Burma Conflict

The longest civil-war is raging in Burma since 1949, when the Karen took up arms again the central government, who denied them their autonomy.


Most ethnic minorities in Burma have taken up arms against the former military dictatorship. The government troops  attack civilians and rape women in masses. Some humanitarian organisations even call this a genocide, because the ethnic people have not even been allowed to teach and learn their language and very often their culture is destroyed.


Even the newly established ceasefire treatment is getting violated by government troops, who still attack civilians and the ethnic freedom forces. 



In every conflict, children are suffering the most from war and atrocities.

Karen children and KNLA (Karen National Liberation Army) soldiers.


Camouflaged soldiers of the Shan State Army (SSA) on a patrol.


A parade by Shan State Army (SSA) soldiers with the Shan national flag in front.

Mae La refugee settlement in Thailand nearby the town of Mae Sot. The settlement housed around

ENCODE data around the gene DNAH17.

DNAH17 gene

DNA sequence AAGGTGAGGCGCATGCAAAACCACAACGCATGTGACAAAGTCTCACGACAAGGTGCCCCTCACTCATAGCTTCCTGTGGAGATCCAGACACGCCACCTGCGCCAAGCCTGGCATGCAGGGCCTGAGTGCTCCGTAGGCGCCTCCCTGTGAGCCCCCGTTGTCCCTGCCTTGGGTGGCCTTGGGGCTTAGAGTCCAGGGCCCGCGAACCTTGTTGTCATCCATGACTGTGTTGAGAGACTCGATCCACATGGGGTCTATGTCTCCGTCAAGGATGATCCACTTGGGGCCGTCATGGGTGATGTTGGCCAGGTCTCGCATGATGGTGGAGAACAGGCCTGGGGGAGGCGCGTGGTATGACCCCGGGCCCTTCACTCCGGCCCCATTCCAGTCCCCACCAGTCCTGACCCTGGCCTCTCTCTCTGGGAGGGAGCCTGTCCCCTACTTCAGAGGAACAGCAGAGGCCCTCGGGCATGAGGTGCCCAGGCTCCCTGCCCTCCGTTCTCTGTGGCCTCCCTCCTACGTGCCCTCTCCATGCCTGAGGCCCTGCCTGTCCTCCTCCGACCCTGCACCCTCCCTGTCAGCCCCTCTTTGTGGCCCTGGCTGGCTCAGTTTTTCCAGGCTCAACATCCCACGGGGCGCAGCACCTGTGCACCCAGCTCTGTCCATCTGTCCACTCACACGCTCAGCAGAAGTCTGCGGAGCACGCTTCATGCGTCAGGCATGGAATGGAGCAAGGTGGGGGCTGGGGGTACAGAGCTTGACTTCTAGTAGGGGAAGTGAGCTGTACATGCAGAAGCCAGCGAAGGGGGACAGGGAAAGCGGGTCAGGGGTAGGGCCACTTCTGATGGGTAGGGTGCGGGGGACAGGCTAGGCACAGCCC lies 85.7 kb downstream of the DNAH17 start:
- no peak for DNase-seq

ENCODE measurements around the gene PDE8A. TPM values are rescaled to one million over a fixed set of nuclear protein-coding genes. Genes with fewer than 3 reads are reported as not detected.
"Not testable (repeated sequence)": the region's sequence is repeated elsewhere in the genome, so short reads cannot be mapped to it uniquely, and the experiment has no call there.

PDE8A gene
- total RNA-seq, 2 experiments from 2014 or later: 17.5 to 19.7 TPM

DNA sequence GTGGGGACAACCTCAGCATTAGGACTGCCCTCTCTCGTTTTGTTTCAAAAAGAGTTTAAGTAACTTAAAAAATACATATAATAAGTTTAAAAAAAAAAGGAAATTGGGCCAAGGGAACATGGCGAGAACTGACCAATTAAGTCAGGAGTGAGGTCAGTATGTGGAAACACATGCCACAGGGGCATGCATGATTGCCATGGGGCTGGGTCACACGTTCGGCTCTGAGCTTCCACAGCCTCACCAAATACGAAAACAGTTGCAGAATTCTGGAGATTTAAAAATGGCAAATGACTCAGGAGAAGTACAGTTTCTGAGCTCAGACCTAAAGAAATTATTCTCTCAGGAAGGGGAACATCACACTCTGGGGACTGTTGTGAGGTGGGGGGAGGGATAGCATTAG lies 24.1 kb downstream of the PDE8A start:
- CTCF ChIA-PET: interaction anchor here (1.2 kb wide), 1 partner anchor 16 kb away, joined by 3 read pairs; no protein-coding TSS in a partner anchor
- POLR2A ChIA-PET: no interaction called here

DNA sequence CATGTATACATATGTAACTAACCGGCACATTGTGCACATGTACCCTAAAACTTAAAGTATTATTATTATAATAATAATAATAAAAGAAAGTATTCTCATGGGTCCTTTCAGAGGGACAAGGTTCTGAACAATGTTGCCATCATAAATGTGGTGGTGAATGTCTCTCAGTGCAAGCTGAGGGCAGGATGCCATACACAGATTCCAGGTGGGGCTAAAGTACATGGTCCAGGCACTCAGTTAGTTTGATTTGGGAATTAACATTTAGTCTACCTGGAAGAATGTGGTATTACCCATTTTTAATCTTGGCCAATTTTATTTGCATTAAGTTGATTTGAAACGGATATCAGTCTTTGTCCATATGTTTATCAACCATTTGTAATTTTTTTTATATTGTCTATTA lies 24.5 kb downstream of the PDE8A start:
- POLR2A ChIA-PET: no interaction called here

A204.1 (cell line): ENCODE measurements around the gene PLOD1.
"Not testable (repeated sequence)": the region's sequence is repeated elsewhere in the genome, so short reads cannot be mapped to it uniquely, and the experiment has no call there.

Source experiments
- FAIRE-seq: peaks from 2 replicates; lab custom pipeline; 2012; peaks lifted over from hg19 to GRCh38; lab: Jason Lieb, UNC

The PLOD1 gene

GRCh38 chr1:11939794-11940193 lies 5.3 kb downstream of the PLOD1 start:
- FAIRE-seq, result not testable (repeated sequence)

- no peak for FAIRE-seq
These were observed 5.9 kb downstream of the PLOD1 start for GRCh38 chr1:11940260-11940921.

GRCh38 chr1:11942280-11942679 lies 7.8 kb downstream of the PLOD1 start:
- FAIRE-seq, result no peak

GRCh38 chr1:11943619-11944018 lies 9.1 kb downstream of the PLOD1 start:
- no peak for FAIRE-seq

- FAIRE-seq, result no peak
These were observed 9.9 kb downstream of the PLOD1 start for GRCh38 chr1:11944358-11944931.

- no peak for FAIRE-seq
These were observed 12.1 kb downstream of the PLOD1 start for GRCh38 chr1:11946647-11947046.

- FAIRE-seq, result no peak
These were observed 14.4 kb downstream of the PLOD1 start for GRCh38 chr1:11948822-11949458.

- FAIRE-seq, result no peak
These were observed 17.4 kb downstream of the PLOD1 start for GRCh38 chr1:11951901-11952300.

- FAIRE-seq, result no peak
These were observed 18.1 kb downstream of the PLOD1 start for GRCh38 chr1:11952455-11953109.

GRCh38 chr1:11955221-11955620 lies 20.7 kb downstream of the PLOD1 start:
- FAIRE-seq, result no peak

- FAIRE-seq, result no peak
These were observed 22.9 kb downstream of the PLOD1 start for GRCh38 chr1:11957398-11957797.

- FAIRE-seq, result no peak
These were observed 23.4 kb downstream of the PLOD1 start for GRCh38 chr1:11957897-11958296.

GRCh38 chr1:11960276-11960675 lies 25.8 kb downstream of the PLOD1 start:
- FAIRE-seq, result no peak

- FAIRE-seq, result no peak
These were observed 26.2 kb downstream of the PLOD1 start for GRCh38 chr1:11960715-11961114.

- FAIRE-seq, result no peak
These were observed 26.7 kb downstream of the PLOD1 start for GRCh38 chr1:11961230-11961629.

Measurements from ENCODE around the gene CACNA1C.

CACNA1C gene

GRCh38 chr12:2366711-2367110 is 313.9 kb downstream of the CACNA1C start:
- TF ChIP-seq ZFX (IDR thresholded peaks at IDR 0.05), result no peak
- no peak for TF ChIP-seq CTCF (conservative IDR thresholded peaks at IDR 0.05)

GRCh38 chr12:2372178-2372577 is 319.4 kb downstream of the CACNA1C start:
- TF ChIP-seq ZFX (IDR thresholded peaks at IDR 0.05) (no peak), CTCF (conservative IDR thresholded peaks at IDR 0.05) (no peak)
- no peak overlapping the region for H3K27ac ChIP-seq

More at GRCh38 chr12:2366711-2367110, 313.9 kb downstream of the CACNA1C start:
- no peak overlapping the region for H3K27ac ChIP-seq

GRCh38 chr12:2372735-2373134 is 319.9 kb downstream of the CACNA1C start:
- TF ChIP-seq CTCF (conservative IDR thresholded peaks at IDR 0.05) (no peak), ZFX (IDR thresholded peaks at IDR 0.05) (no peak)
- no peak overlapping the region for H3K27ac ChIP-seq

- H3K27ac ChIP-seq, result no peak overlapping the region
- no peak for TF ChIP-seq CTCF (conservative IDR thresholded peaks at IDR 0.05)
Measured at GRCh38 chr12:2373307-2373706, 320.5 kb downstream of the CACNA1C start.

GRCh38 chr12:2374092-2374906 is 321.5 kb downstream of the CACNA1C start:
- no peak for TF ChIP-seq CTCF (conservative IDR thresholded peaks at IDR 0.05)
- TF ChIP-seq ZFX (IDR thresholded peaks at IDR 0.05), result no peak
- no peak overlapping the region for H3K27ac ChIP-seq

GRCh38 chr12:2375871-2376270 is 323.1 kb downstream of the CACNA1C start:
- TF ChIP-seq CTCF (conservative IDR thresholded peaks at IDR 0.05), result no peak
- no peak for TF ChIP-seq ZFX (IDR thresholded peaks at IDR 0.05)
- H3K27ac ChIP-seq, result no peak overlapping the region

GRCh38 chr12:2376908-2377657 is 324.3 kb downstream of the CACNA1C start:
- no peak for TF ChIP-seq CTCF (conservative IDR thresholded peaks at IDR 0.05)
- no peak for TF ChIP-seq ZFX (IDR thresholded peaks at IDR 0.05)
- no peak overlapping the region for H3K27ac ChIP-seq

50,000 people, who fled the war and atrocities in Burma.


An Internally Displaced Person (IDP) with a wound at his leg in a temporary refugee-settlement. The settlement was shelled and burned down by the Burmese Army one week after my visit.

 Dr. Cynthia Maung, the founder of the Mao Tao Clinic in Mae Sot.


 A sick child in the Mae Tao Clinic.


Soldiers of the Wa National Army (WNA) during a parade.

A Shan farmer, who stepped on a landmine, that was laid by the Burmese Army,

on his way to plow his field.

Karen soldier of the Karen National Liberation Army (KNLA) on a patrol.

Shan State Army (SSA) soldiers during a training.